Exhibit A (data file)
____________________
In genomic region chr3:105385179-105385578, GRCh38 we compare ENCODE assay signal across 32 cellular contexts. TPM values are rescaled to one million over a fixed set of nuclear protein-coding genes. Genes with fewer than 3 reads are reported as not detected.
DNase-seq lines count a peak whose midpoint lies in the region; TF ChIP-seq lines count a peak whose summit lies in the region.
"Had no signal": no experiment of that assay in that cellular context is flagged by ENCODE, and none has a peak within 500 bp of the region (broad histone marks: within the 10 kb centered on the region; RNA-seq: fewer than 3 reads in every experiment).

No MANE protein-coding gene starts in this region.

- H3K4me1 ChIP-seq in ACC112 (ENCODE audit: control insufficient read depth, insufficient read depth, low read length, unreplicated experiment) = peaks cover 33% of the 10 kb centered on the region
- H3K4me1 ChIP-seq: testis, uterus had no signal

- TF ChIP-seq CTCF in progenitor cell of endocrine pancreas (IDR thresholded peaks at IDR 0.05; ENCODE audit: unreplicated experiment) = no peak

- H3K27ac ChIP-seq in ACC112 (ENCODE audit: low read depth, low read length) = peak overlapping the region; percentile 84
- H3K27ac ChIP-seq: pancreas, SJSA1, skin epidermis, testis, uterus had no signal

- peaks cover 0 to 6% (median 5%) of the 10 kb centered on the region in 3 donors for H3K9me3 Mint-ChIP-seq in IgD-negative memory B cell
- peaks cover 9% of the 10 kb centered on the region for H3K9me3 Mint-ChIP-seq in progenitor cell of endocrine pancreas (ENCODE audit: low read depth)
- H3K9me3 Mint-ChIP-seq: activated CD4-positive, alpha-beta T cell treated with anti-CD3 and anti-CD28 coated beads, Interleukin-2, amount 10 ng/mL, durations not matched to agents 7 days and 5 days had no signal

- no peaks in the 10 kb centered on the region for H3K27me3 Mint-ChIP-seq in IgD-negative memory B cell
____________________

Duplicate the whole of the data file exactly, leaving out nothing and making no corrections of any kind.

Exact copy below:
In genomic region chr3:105385179-105385578, GRCh38 we compare ENCODE assay signal across 32 cellular contexts. TPM values are rescaled to one million over a fixed set of nuclear protein-coding genes. Genes with fewer than 3 reads are reported as not detected.
DNase-seq lines count a peak whose midpoint lies in the region; TF ChIP-seq lines count a peak whose summit lies in the region.
"Had no signal": no experiment of that assay in that cellular context is flagged by ENCODE, and none has a peak within 500 bp of the region (broad histone marks: within the 10 kb centered on the region; RNA-seq: fewer than 3 reads in every experiment).

No MANE protein-coding gene starts in this region.

- H3K4me1 ChIP-seq in ACC112 (ENCODE audit: control insufficient read depth, insufficient read depth, low read length, unreplicated experiment) = peaks cover 33% of the 10 kb centered on the region
- H3K4me1 ChIP-seq: testis, uterus had no signal

- TF ChIP-seq CTCF in progenitor cell of endocrine pancreas (IDR thresholded peaks at IDR 0.05; ENCODE audit: unreplicated experiment) = no peak

- H3K27ac ChIP-seq in ACC112 (ENCODE audit: low read depth, low read length) = peak overlapping the region; percentile 84
- H3K27ac ChIP-seq: pancreas, SJSA1, skin epidermis, testis, uterus had no signal

- peaks cover 0 to 6% (median 5%) of the 10 kb centered on the region in 3 donors for H3K9me3 Mint-ChIP-seq in IgD-negative memory B cell
- peaks cover 9% of the 10 kb centered on the region for H3K9me3 Mint-ChIP-seq in progenitor cell of endocrine pancreas (ENCODE audit: low read depth)
- H3K9me3 Mint-ChIP-seq: activated CD4-positive, alpha-beta T cell treated with anti-CD3 and anti-CD28 coated beads, Interleukin-2, amount 10 ng/mL, durations not matched to agents 7 days and 5 days had no signal

- no peaks in the 10 kb centered on the region for H3K27me3 Mint-ChIP-seq in IgD-negative memory B cell